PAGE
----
There was an interval of a second or two between each word, and a sort of

"ring, ring, ring," in the note of the voice like the timbre of a bell. It

pealed slowly, as if talking to itself, for several minutes before I got

rid of my cold sweat. Then the blessed solution struck me. I looked at the

body lying near the doorway, and saw, just where the hollow of the throat

joins on the shoulders, a muscle that had nothing to do with any man's

regular breathing, twitching away steadily. The whole thing was a careful

reproduction of the Egyptian teraphin that one reads about sometimes; and

the voice was as clever and as appalling a piece of ventriloquism as one

could wish to hear. All this time the head was "lip-lip-lapping" against

the side of the basin, and speaking. It told Suddhoo, on his face again

whining, of his son's illness and of the state of the illness up to the

evening of that very night. I always shall respect the seal cutter for

keeping so faithfully to the time of the Peshawar telegrams. It went on to

say that skilled doctors were night and day watching over the man's life;

and that he would eventually recover if the fee to the potent sorcerer,

whose servant was the head in the basin, were doubled.



Here the mistake from the artistic point of view came in. To ask for twice

your stipulated fee in a voice that Lazarus might have used when he rose

from the dead, is absurd. Janoo, who is really a woman of masculine

intellect, saw this as quickly as I did. I heard her say "Ash nahin!

Fareib!" scornfully under her breath; and just as she said so, the light

in the basin died out, the head stopped talking, and we heard the room

door creak on its hinges. Then Janoo struck a match, lit the lamp, and we

saw that head, basin, and seal cutter were gone. Suddhoo was wringing his

hands and explaining to anyone who cared to listen, that, if his chances

of eternal salvation depended on it, he could not raise another two

hundred rupees. Azizun was nearly in hysterics in the corner; while Janoo

sat down composedly on one of the beds to discuss the probabilities of the

whole thing being a bunao, or "make-up."



I explained as much as I knew of the seal cutter's way of jadoo; but her

argument was much more simple:--"The magic that is always demanding gifts

is no true magic," said she. "My mother told me that the only potent love

spells are those which are told you for love. This seal cutter man is a

liar and a devil. I dare not tell, do anything, or get anything done,

because I am in debt to Bhagwan Dass the bunnia for two gold rings and a

heavy anklet. I must get my food from his shop. The seal cutter is the

friend of Bhagwan Dass, and he would poison my food. A fool's jadoo has

been going on for ten days, and has cost Suddhoo many rupees each night.

The seal cutter used black hens and lemons and mantras before. He never

showed us anything like this till to-night. Azizun is a fool, and will be

a pur dahnashin soon. Suddhoo has lost his strength and his wits. See

now! I had hoped to get from Suddhoo many rupees while he lived, and many

more after his death; and behold, he is spending everything on that

offspring of a devil and a she-ass, the seal cutter!"



Here I said: "But what induced Suddhoo to drag me into the business? Of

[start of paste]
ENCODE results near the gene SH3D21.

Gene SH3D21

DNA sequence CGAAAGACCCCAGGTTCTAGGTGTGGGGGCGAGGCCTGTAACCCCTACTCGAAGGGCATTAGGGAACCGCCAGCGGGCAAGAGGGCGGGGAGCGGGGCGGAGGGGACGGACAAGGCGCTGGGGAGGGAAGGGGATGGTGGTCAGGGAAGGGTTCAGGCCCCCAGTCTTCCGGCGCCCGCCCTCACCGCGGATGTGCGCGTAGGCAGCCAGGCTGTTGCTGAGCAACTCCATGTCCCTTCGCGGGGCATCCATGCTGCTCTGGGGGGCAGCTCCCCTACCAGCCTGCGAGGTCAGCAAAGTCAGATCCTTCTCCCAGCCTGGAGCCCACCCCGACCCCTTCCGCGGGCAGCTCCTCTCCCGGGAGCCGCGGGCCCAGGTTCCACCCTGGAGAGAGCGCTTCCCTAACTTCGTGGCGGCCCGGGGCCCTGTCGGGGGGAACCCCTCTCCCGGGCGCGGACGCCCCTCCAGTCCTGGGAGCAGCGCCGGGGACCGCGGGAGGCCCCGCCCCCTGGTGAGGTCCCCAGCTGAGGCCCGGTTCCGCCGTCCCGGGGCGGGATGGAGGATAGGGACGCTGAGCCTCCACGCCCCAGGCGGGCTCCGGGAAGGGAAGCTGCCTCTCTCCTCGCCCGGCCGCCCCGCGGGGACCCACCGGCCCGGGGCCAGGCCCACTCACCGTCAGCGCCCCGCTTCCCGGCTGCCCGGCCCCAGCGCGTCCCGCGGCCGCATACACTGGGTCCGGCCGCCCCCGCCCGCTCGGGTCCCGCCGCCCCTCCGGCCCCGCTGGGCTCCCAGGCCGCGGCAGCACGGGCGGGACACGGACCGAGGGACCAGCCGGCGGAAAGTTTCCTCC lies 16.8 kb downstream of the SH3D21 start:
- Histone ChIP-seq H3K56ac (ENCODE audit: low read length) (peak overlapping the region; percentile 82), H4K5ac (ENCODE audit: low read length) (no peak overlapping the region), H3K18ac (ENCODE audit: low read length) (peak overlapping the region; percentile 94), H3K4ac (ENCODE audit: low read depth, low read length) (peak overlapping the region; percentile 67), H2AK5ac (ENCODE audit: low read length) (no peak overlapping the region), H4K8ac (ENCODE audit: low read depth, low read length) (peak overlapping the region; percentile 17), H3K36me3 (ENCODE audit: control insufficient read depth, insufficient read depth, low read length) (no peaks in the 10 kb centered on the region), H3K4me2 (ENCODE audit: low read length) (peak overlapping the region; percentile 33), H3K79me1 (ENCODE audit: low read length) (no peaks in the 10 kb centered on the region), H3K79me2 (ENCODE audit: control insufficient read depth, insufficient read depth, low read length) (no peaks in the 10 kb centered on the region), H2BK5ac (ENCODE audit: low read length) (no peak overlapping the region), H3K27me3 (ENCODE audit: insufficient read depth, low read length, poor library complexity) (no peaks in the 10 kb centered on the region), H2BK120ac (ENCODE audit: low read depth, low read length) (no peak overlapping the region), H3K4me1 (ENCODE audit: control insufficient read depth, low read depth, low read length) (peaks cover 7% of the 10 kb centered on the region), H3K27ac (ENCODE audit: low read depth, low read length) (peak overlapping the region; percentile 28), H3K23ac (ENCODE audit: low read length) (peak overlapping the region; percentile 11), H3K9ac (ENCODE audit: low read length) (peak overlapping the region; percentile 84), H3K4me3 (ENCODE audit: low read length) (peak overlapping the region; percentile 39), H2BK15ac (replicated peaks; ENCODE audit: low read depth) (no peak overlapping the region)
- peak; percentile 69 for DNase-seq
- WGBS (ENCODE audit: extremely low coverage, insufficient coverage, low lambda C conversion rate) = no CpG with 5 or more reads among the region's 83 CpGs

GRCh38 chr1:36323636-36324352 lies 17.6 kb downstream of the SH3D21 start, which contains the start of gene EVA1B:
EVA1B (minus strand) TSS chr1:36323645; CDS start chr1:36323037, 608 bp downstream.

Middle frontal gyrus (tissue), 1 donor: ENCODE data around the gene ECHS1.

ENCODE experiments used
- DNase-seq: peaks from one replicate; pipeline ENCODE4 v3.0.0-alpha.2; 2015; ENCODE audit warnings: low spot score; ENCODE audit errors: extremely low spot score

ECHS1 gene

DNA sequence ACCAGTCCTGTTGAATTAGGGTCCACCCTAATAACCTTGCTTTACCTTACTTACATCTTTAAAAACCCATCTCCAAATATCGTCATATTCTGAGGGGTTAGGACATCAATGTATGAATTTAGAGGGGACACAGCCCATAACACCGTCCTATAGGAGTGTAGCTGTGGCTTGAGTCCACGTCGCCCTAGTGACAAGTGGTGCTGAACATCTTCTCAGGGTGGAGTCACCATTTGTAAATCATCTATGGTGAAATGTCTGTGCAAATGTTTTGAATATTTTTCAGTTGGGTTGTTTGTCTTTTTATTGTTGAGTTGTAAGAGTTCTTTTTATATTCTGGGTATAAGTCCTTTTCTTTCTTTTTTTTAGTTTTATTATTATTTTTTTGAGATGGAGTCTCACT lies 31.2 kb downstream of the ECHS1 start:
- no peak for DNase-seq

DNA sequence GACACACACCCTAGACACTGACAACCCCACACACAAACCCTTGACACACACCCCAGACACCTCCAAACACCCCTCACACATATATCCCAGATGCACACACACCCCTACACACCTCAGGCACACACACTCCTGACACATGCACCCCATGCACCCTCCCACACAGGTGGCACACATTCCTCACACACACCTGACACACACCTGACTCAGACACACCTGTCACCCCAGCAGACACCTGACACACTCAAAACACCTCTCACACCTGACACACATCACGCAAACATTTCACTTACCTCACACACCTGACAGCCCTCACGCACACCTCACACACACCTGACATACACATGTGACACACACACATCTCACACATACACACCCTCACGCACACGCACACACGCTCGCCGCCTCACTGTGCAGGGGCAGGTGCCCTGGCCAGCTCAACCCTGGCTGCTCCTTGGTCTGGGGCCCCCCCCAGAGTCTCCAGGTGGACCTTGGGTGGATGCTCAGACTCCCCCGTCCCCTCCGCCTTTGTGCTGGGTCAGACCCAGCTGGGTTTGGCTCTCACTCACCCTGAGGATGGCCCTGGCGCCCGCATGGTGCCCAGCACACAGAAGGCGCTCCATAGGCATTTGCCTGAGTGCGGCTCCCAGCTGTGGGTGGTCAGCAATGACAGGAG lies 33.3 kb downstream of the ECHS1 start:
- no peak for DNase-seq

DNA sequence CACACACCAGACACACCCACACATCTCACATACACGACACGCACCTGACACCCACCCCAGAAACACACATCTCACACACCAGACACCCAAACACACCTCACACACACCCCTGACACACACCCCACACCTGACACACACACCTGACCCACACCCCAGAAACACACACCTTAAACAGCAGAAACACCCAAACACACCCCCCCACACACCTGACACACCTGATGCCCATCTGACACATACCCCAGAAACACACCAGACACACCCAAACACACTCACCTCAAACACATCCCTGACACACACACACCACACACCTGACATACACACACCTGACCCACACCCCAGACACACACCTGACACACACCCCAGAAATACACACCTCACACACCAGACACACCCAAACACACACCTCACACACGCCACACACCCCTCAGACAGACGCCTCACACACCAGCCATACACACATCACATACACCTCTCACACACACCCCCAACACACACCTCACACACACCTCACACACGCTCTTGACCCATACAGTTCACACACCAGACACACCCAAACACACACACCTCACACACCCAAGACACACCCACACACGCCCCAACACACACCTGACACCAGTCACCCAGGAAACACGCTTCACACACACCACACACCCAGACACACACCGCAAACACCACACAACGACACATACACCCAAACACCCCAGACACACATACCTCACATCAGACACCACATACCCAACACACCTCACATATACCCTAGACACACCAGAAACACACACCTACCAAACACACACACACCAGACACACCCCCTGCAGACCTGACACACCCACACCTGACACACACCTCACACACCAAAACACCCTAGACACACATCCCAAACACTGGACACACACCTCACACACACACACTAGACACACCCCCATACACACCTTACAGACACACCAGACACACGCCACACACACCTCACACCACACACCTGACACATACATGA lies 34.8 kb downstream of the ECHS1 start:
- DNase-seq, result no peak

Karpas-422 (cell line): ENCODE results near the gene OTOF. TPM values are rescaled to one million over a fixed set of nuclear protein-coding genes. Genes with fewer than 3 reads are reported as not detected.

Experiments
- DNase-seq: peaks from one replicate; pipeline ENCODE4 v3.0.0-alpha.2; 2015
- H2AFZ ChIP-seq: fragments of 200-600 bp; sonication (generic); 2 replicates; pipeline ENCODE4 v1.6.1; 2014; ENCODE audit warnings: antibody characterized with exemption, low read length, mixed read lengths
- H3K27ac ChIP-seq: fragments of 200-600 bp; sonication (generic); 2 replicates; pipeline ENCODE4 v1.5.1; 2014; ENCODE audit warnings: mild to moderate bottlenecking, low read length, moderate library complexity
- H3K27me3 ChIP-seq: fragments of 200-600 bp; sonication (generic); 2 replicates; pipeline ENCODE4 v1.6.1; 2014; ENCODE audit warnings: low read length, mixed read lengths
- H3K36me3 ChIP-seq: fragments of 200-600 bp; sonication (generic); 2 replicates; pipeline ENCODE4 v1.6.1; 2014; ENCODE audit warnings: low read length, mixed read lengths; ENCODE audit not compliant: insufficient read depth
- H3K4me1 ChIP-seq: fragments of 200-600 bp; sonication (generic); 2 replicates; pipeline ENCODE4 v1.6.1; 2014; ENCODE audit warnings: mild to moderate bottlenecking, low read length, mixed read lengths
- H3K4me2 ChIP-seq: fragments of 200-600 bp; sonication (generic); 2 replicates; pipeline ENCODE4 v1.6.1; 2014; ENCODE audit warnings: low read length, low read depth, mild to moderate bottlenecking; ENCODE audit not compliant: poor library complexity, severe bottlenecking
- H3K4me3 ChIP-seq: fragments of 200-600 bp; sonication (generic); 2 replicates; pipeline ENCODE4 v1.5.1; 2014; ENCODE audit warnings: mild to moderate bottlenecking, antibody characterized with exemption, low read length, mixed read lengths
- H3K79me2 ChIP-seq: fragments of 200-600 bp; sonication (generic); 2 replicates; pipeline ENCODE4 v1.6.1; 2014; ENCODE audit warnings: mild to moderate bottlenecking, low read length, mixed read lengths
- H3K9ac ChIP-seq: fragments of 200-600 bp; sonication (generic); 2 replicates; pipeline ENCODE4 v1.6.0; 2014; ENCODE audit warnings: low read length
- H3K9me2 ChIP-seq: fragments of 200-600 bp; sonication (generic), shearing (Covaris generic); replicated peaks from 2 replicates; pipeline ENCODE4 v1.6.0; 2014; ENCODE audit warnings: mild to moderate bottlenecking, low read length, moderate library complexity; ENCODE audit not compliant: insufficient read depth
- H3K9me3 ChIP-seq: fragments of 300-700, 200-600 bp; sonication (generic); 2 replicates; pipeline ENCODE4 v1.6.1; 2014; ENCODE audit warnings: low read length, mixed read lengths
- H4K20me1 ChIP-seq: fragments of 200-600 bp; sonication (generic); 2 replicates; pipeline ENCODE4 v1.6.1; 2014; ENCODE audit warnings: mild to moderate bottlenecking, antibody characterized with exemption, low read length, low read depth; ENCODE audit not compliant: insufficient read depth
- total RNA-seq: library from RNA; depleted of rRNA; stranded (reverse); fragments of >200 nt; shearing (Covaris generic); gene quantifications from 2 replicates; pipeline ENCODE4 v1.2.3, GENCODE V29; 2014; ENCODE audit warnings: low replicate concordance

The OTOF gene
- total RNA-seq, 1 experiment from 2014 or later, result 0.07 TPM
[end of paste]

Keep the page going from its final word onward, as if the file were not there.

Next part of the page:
course I can speak to the seal cutter, and he shall refund. The whole

thing is child's talk--shame--and senseless."



"Suddhoo is an old child," said Janoo. "He has lived on the roofs these

seventy years and is as senseless as a milch goat. He brought you here to

assure himself that he was not breaking any law of the Sirkar, whose

salt he ate many years ago. He worships the dust off the feet of the seal

cutter, and that cow devourer has forbidden him to go and see his son.

What does Suddhoo know of your laws or the lightning post? I have to watch

his money going day by day to that lying beast below."



Janoo stamped her foot on the floor and nearly cried with vexation; while

Suddhoo was whimpering under a blanket in the corner, and Azizun was

trying to guide the pipe-stem to his foolish old mouth.



* * * * *



Now the case stands thus. Unthinkingly, I have laid myself open to the

charge of aiding and abetting the seal cutter in obtaining money under

false pretenses, which is forbidden by Section 420 of the Indian Penal

Code. I am helpless in the matter for these reasons, I cannot inform the

police. What witnesses would support my statements? Janoo refuses flatly,

and Azizun is a veiled woman somewhere near Bareilly--lost in this big

India of ours. I dare not again take the law into my own hands, and speak

to the seal cutter; for certain am I that, not only would Suddhoo

disbelieve me, but this step would end in the poisoning of Janoo, who is

bound hand and foot by her debt to the bunnia. Suddhoo is an old dotard;

and whenever we meet mumbles my idiotic joke that the Sirkar rather

patronizes the Black Art than otherwise. His son is well now; but Suddhoo

is completely under the influence of the seal cutter, by whose advice he

regulates the affairs of his life. Janoo watches daily the money that she

hoped to wheedle out of Suddhoo taken by the seal cutter, and becomes

daily more furious and sullen.



She will never tell, because she dare not; but, unless something happens

to prevent her, I am afraid that the seal cutter will die of cholera--the

white arsenic kind--about the middle of May. And thus I shall have to be

privy to a murder in the house of Suddhoo.